Have you ever seen a fine layer on boiled milk?
That fine skin is broken down milk proteins.
Waiting Too Long After Steaming Your Milk
If you wait too long after you steam your milk, the milk foam will separate from the milk. Keep moving your milk jug and tap the side as soon as you stop steaming it.
Not Creating A Milk Vortex
If you forget to create a milk vortex, you will not get your milk to mix properly, and you will fail to get a creamy texture.
Pulling The Air Too Late
This is probably the second most common error. If you pull the air too late when it is warm, creating high quality foam will be significantly more difficult but not impossible.
Pulling The Air For Too Long
The process of pulling air into your milk is short and sharp and happens in a matter of seconds, typically 5 seconds. The screeching sound of your milk and air is an alarm and an indication that you are pulling the air for too long. It causes larger bubbles to form and spoils your foam.
Is Steamed Milk Good In Coffee?
in fact, I’ll go a little further and say that it is excellent in coffee. Steamed milk is essential for making popular espresso drinks like a latte, cappuccino, mocha, flat white, macchiato, cortado and many more milk-based espresso drinks.
Steaming your milk creates a better consistency and improves the quality of your coffee when compared to using cold milk or regular milk. The steaming creates a sweet flavor and velvety-like creamy texture that improves your cup of coffee.
Steamed Milk Vs Foamed Milk
Foamed milk is more voluminous and is longer lasting than steamed milk. It is created by forcing air into the milk by aerating it. Steamed milk is heated in a more delicate matter and is aerated by injecting both air and water vapor into the milk. Steamed milk is more of a microfoam and less fluffy and has a rich silky texture.
Steamed milk is more common as it is used in more coffee drinks than foamed milk.
How To Get Less Foam When Steaming Milk
Obviously, to get an airier forth you keep adding air and vapor and continue to steam your milk with the tip of the milk wand slightly below the milk surface.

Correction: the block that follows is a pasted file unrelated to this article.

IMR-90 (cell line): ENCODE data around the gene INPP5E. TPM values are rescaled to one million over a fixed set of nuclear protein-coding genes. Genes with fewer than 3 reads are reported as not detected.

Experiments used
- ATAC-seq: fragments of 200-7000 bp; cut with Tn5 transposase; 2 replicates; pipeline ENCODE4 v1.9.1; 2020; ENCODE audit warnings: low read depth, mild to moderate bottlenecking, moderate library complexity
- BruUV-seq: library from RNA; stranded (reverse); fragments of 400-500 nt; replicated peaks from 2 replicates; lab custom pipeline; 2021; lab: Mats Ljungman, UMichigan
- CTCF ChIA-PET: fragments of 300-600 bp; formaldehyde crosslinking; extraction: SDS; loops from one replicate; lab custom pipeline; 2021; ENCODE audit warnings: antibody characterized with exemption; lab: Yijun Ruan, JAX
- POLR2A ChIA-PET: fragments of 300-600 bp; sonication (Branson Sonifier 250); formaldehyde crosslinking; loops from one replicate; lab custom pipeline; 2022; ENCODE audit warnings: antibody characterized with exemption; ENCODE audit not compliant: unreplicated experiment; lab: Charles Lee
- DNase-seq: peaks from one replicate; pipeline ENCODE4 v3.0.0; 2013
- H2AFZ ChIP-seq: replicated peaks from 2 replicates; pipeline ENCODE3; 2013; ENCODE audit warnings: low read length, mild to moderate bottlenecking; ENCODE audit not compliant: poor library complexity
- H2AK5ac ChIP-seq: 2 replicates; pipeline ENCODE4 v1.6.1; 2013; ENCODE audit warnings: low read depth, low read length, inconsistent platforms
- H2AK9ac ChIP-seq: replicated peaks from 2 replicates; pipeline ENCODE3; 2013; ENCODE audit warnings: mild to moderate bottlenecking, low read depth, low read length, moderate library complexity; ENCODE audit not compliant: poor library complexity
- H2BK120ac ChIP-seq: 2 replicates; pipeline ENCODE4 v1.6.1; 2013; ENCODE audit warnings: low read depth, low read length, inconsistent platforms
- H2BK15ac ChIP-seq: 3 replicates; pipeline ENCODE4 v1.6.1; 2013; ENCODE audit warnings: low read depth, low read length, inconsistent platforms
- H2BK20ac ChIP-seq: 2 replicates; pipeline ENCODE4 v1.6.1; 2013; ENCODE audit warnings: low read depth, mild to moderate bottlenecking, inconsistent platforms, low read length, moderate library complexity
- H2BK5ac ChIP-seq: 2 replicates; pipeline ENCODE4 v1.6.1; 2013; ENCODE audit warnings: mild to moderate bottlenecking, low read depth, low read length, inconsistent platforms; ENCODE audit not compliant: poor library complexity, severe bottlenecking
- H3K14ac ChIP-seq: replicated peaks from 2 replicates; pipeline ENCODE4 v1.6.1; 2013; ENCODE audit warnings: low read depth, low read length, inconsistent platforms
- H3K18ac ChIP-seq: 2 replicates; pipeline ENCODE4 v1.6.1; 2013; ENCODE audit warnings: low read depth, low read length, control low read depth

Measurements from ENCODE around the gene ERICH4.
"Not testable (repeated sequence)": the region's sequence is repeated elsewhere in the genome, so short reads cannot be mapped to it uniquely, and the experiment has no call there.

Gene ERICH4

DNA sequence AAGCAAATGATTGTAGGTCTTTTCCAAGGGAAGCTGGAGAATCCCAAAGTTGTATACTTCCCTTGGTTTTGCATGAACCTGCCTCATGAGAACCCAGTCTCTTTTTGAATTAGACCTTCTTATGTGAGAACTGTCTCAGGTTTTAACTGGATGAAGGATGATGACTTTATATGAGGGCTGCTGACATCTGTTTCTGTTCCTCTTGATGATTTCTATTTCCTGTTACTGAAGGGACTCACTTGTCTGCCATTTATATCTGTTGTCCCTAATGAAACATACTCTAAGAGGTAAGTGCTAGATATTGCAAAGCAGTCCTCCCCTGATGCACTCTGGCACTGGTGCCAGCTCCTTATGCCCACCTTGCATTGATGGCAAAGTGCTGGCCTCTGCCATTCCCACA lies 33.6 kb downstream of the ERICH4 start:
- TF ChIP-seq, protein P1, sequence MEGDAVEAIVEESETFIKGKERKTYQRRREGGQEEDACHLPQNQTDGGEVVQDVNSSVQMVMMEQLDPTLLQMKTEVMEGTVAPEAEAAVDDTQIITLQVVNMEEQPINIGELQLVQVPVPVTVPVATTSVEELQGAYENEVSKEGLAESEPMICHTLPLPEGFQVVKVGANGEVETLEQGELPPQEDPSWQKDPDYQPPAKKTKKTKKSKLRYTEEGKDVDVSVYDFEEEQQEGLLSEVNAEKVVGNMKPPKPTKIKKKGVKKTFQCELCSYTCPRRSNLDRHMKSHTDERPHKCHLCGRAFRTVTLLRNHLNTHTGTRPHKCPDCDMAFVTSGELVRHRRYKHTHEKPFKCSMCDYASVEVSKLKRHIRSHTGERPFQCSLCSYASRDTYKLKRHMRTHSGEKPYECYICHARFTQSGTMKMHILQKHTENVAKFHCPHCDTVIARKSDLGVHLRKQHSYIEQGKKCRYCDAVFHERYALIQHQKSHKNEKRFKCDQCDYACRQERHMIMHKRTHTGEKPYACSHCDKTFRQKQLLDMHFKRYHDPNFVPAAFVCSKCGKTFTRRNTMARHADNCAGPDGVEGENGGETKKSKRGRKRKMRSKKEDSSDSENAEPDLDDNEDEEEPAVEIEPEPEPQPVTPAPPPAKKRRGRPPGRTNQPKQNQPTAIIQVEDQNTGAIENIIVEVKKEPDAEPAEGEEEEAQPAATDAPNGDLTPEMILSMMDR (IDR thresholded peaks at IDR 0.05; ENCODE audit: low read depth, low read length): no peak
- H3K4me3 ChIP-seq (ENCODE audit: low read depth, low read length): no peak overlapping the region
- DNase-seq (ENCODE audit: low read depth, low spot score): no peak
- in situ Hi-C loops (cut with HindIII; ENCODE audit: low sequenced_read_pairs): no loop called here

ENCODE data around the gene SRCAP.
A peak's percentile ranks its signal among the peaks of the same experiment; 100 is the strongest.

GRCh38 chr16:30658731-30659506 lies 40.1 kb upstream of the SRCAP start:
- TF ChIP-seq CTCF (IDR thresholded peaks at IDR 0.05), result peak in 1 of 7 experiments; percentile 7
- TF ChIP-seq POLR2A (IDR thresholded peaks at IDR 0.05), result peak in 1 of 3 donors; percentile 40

For less foam, add less air by using the tip of the wand below the surface of the milk for a shorter period of time and exercise control over the steam pressure coming out of it. Once you have the right amount of foam, dip the tip of the wand deeper into your milk and tilt the jug to create a milk whirlpool and mix the milk foam well with your milk.
If you have excess milk, knock and tip your milk jug two or three times in all cardinal directions and swirl the jug lightly for a few seconds.
Steamed Milk And Espresso Drinks
You can make a number of espresso drinks with steamed milk. Here are just some examples:
- 1. Latte.
- 2. Cortado.
- 3. Mocha.
- 4. Macchiato.
- 5. Pico Latte.
- 6. Flat White.
- 7. Cappuccino.
- 8. Breve.
- 9. Dirty Chai Latte.
- 10. Galao.
Steamed Milk Starbucks
Steamed milk at Starbucks is not at all that different from what you get at a gourmet coffee shop, but notably they use a combination of steamed milk and topped up with very airy frothed milk.
They have a wide range of nut and plant based milks available with soy milk being a popular choice.
Does Starbucks Do Steamed Milk?
Yes, Starbucks has a custom-built fully automatic espresso machine that requires little to no skills from the barista other than pushing a button. The machine heats the steamed milk to a pre-set temperature of 160F, and if you particularly ask for your coffee to be extra hot, it is heated to 180F.
Is Steamed Milk Free At Starbucks?
Yes, when you order your drink like a chia latte for example you can ask for a shot of steamed milk which you will be given free of charge with no extra cost for your shot of steamed milk.
How Does Starbucks Make Steamed Milk?
Starbucks steamed milk is made automatically by their 100% fully automatic coffee machine with little input from their baristas.
For their cold foam they pour non-fat milk into a custom-made high-speed blender that has a special blade for making cold foam that is extra thick, foamy and creamy.
Your requested flavored syrup, be it one or two pumps, is added to the milk prior to it being frothed.